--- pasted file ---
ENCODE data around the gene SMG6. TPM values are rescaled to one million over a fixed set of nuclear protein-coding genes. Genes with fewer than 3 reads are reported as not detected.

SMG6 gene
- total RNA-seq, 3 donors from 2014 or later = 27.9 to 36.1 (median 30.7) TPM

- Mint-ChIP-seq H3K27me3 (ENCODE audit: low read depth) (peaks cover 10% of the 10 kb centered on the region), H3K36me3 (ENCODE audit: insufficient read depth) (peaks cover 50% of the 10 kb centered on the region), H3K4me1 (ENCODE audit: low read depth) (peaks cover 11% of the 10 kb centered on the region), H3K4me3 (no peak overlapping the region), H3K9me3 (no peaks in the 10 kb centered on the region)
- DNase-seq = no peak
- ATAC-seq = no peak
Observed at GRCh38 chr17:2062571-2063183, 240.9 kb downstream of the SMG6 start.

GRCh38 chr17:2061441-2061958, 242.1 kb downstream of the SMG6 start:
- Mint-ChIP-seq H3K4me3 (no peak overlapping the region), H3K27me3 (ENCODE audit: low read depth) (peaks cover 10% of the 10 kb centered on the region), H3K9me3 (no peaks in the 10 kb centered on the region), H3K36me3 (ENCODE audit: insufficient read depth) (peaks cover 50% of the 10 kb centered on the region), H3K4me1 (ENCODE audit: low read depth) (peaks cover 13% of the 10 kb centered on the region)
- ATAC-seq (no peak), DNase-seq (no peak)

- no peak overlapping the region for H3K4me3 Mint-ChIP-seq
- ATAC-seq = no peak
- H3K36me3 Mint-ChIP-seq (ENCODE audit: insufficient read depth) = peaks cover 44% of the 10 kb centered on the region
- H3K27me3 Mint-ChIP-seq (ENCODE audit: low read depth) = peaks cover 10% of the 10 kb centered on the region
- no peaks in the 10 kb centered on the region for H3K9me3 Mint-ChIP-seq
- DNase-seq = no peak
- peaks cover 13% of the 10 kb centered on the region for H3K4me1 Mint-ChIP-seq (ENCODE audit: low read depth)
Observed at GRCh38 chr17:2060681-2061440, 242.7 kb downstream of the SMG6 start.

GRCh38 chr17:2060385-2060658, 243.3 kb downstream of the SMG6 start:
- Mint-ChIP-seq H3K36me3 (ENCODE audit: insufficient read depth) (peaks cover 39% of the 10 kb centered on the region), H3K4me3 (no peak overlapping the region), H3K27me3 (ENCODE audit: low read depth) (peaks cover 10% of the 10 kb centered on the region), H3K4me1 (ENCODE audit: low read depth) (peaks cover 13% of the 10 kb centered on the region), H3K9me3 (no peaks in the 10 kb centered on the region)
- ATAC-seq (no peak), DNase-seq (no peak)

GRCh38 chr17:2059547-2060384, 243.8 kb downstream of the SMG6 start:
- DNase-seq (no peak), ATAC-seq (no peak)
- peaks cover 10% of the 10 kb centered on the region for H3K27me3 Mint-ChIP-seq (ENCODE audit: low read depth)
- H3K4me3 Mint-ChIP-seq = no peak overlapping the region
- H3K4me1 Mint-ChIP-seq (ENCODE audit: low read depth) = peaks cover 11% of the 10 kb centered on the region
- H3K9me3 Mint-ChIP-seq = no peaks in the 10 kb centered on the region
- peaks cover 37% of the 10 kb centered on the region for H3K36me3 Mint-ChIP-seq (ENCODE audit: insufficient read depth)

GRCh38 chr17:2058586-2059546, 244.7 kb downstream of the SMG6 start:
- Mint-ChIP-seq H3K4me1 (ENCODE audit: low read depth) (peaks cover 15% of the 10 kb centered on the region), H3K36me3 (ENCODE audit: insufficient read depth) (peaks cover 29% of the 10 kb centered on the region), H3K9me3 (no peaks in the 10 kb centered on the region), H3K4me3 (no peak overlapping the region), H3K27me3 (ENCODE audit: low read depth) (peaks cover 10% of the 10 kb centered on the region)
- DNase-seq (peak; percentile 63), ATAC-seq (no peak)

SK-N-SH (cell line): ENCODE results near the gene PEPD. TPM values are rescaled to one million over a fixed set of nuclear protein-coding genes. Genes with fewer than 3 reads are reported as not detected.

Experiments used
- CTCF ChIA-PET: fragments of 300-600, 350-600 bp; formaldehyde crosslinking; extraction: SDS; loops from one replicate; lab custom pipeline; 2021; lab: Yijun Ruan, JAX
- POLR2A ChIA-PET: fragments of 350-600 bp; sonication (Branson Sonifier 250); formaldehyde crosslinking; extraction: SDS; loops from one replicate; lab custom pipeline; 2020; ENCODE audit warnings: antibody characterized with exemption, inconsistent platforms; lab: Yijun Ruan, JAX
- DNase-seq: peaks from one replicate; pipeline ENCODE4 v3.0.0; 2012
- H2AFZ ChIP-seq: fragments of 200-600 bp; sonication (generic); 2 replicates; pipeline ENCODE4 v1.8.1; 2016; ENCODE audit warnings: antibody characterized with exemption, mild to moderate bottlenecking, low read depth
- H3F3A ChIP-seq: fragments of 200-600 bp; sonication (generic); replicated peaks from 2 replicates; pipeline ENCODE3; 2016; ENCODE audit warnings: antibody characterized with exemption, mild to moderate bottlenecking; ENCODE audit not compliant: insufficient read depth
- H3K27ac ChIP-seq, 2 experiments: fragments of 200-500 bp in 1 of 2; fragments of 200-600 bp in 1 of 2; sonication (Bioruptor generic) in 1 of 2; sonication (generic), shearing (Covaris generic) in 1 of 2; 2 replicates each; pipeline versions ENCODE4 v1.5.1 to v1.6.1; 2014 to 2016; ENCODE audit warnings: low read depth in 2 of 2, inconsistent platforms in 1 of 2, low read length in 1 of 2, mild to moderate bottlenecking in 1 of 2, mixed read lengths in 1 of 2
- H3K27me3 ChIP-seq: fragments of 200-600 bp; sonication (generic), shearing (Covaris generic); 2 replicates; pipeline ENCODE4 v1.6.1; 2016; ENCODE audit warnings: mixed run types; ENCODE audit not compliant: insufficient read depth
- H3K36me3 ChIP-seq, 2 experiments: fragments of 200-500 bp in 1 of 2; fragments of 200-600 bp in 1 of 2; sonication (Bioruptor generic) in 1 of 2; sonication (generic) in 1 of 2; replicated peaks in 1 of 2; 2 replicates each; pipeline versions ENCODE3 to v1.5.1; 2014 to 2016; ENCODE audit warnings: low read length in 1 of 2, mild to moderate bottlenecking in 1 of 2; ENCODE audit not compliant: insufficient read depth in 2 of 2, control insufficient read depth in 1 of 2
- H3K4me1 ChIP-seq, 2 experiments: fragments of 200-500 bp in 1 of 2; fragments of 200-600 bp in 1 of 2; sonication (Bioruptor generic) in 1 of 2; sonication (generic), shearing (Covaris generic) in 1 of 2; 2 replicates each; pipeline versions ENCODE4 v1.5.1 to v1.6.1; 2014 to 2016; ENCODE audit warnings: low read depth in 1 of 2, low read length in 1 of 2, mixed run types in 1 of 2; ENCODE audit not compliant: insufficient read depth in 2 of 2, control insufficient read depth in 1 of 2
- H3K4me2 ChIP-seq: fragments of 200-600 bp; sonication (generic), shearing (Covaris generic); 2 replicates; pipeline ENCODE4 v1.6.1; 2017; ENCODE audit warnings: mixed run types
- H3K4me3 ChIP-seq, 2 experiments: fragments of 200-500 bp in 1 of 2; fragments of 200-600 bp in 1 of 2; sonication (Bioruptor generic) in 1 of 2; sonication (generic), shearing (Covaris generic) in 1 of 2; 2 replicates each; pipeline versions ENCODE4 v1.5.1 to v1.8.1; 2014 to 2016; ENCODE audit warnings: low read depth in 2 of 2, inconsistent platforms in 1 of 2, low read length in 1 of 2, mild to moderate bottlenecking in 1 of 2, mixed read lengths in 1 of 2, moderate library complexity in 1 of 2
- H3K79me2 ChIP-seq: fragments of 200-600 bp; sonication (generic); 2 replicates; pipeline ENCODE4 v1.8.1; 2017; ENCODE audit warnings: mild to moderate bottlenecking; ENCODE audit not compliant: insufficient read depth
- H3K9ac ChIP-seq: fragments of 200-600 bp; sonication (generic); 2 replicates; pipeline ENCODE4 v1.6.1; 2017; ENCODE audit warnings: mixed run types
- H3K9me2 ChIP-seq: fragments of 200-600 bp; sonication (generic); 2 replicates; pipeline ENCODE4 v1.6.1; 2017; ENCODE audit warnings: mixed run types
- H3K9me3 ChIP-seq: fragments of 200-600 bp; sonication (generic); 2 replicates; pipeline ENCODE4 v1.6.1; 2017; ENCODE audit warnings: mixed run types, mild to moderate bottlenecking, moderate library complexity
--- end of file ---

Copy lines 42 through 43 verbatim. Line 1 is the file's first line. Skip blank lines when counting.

- H3K4me1 ChIP-seq, 2 experiments: fragments of 200-500 bp in 1 of 2; fragments of 200-600 bp in 1 of 2; sonication (Bioruptor generic) in 1 of 2; sonication (generic), shearing (Covaris generic) in 1 of 2; 2 replicates each; pipeline versions ENCODE4 v1.5.1 to v1.6.1; 2014 to 2016; ENCODE audit warnings: low read depth in 1 of 2, low read length in 1 of 2, mixed run types in 1 of 2; ENCODE audit not compliant: insufficient read depth in 2 of 2, control insufficient read depth in 1 of 2
- H3K4me2 ChIP-seq: fragments of 200-600 bp; sonication (generic), shearing (Covaris generic); 2 replicates; pipeline ENCODE4 v1.6.1; 2017; ENCODE audit warnings: mixed run types